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Holy communion

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Describe and explain the beliefs and practices associated with Holy Communion Holy Communion is a practice performed by Christians, for a number of reasons relating to belief and worship. While the ways in which Holy Communion is celebrated differ among the churches, communion prayers tend to revolve around the story of the last supper and the act of Christ giving his disciples bread and wine, and declaring it as his body and blood. This is the story of "the last supper", the last meal Jesus shared with his disciples on the night of the Passover before he was betrayed by Judas, arrested and then executed. During the meal Jesus and his disciples were at the supper table and he broke some bread, gave it to his disciples and said, "This is my body which is given for you. Every time you eat bread, think of me." Jesus took a cup of wine and gave it to the disciples and told them to drink from the cup and said, "This wine is my blood that will be shed to remove the sins of all who come to believe in me and it is the start of a new agreement between God and mankind." The significance of this event, has been interpreted by the churches in different ways, which in turn has led to the variety of ways in which Communion is practiced among the churches. ...read more.


In other words, the Priest represents Christ and his body and his blood are represented by wafers made from wheat (called the host) and wine made from grapes. Catholics believe that the Holy Spirit is contained within the wafers and the wine and that in the act of receiving communion the congregation is taking in the Holy Spirit. It is therefore central to the Catholic faith, so much so that they believe that by taking communion they are taking in the strength of the Holy Spirit which will help them lead a life free of sin. The quotation from John 6:53 sums up the overall belief held by Roman Catholics "In Communion, we are eating the True Body and Blood of Jesus Christ, without which "you shall not have life in you". Their interpretation of the story of the bread and wine is very literal. Communion can only be taken by those who have been baptised into the Catholic faith and have taken their First Holy Communion. This usually happens around the age of 7 or 8. The traditional Catholic church service (mass) follows a set format (liturgy) and concludes with the taking of Communion. During Communion wafers are used instead of bread, fermented wine is used which is taken from a shared chalice. The priest holds up the wafer as he says, "the body of Christ" and hands it over to the person receiving communion at which point this person would say, "Amen". ...read more.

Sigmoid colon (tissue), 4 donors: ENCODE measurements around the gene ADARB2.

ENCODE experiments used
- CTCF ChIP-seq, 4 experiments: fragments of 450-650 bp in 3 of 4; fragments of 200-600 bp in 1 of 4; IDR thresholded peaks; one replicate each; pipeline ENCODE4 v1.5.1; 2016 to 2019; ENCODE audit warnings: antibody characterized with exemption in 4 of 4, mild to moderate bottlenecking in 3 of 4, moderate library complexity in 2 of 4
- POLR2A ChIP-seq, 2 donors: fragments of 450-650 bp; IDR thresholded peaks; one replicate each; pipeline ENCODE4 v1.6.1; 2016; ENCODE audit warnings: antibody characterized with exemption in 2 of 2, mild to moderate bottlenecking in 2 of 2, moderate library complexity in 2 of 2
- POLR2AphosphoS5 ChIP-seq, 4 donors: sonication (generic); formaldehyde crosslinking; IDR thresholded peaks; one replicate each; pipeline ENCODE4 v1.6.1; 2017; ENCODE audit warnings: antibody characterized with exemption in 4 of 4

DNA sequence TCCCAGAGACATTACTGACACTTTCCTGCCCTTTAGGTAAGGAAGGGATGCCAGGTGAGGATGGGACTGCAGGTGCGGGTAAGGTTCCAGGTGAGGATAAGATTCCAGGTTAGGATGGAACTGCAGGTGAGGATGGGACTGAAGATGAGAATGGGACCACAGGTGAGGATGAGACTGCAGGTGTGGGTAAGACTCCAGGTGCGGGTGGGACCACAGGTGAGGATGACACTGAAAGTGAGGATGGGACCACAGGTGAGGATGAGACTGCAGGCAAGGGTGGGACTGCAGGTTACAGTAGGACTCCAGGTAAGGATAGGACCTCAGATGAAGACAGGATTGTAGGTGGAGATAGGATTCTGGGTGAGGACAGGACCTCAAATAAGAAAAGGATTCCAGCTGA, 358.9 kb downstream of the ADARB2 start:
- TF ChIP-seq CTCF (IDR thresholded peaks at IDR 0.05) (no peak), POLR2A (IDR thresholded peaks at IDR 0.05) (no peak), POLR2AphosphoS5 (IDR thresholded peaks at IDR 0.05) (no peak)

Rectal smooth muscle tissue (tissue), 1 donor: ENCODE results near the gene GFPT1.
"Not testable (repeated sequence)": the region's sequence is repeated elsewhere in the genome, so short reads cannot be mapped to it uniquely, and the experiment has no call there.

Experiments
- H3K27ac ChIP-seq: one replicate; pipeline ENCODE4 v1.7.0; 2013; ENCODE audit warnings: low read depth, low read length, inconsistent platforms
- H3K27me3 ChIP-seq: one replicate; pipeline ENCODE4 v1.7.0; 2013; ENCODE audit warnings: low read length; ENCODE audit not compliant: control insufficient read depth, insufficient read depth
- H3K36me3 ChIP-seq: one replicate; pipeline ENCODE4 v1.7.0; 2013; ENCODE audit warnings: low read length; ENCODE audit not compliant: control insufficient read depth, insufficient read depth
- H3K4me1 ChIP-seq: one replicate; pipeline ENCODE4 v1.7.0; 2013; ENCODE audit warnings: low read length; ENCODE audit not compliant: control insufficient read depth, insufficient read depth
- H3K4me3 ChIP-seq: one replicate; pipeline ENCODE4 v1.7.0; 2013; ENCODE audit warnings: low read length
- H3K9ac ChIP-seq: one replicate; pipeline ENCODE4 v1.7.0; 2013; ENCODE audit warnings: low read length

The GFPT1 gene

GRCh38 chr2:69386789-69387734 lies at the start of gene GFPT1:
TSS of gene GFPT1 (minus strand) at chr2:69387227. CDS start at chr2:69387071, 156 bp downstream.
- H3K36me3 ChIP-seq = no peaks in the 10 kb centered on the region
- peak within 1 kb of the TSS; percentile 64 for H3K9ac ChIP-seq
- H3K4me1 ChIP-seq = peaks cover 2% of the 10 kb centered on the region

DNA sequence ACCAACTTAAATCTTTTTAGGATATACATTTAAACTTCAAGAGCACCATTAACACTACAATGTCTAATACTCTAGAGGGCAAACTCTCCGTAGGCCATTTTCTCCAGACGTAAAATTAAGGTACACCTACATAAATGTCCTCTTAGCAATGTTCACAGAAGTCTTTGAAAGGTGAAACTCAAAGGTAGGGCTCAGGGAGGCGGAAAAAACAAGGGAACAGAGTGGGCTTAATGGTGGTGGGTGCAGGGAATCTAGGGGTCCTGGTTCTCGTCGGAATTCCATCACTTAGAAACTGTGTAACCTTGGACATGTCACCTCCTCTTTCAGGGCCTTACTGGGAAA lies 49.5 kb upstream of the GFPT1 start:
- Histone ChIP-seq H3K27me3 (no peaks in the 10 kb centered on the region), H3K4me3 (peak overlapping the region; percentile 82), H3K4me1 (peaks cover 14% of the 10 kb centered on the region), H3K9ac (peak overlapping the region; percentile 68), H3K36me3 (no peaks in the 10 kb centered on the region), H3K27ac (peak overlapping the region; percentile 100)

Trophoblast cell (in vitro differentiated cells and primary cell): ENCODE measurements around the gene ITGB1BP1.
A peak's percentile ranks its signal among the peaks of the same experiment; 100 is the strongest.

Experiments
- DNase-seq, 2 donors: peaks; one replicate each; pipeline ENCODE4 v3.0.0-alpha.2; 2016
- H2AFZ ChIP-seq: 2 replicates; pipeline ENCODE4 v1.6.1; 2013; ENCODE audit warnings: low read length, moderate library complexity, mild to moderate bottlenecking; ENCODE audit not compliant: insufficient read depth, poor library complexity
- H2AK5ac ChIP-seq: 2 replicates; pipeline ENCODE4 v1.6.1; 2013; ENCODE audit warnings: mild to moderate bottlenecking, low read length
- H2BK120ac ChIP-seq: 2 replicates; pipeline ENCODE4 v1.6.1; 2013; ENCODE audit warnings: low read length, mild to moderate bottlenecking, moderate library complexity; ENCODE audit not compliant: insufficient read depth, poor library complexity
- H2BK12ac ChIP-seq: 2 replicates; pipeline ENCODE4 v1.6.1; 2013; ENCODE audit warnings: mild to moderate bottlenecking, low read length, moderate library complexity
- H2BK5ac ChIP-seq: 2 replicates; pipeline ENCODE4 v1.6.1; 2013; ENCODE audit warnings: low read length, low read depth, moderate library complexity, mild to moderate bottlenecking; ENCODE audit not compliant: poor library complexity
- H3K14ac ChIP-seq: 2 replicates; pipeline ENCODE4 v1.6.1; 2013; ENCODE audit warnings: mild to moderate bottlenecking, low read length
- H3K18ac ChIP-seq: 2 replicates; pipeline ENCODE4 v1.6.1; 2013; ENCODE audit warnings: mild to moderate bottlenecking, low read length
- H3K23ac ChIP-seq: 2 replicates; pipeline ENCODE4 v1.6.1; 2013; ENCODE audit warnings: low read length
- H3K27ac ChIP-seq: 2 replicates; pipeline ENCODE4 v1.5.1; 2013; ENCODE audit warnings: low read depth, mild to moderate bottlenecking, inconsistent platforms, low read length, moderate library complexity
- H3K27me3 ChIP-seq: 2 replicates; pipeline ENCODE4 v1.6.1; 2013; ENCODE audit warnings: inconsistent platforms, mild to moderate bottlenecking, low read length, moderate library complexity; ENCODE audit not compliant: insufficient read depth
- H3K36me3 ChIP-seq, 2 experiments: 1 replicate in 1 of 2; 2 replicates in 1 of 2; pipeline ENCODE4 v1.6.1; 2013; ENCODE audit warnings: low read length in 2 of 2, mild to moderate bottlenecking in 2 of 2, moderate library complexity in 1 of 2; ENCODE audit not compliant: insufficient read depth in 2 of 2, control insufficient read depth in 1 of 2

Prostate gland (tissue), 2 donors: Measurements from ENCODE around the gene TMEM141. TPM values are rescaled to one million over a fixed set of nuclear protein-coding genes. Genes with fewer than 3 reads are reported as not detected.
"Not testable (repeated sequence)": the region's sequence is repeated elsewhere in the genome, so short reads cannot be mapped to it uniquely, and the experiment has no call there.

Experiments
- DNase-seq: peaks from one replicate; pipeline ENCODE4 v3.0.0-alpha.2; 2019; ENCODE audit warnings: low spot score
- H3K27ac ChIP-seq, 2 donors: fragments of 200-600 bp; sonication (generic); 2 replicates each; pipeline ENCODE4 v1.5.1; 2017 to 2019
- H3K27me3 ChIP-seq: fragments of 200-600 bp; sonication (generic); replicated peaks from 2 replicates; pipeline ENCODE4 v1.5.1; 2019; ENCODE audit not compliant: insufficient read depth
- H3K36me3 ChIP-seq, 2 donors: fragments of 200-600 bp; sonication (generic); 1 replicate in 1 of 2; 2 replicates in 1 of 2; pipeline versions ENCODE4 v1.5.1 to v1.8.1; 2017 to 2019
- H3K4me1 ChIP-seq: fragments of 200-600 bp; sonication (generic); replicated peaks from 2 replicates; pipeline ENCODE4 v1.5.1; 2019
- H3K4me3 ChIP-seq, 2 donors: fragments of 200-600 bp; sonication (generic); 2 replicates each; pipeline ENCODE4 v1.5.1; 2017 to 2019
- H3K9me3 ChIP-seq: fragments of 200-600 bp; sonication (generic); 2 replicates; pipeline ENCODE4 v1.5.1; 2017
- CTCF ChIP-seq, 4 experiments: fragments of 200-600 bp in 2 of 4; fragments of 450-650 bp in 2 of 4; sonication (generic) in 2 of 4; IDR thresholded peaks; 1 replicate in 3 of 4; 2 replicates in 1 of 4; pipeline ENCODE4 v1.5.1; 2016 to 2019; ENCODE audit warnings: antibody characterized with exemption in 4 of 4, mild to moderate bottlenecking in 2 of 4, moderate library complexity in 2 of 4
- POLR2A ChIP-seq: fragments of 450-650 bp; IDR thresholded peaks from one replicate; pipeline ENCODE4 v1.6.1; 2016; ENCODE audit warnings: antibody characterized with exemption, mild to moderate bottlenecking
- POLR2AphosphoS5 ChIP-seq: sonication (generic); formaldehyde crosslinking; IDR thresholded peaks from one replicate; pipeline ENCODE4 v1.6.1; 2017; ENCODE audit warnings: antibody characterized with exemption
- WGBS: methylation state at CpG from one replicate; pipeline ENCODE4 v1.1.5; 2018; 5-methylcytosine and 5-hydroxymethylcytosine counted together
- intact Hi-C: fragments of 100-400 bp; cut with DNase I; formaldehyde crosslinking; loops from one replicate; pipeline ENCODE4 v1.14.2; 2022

Any bread left over is given away and any unfermented wine or fruit juice is returned to the bottle. It is clear to see that from the differences in practice, the lower churches believe Communion to be less important. For example, the fact that they return the wine or juice to the bottle shows that they do not believe it to be the blood of Christ, as otherwise they would treat it with higher respect. Methodists also receive communion in a less traditional way but they do have a main service while taking Communion and an ordained minister is necessary. They also would have to go up to the table to receive The Lord's Supper and do not all drink at the same time. Other churches, such as the Church of England would celebrate Communion, or as it is known in the Church of England, Eucharist, in an almost identical way to the Roman Catholic church, the only differences being that they use both an altar and a table and they may also use bread instead of wafers. This almost identically shared practice displays almost identical beliefs shared by both members of the churches regarding communion. Christians that do not have a specific building in which to worship and attend communion often practice their religion at home alone or with others in what is called a house church. The practices will remain roughly the same from house to house, due to a lack of an altar or ordained minister, but the beliefs will vary depending on the individual receiving Communion. Charlie Bambridge Candidate Number: 7412 ...read more.

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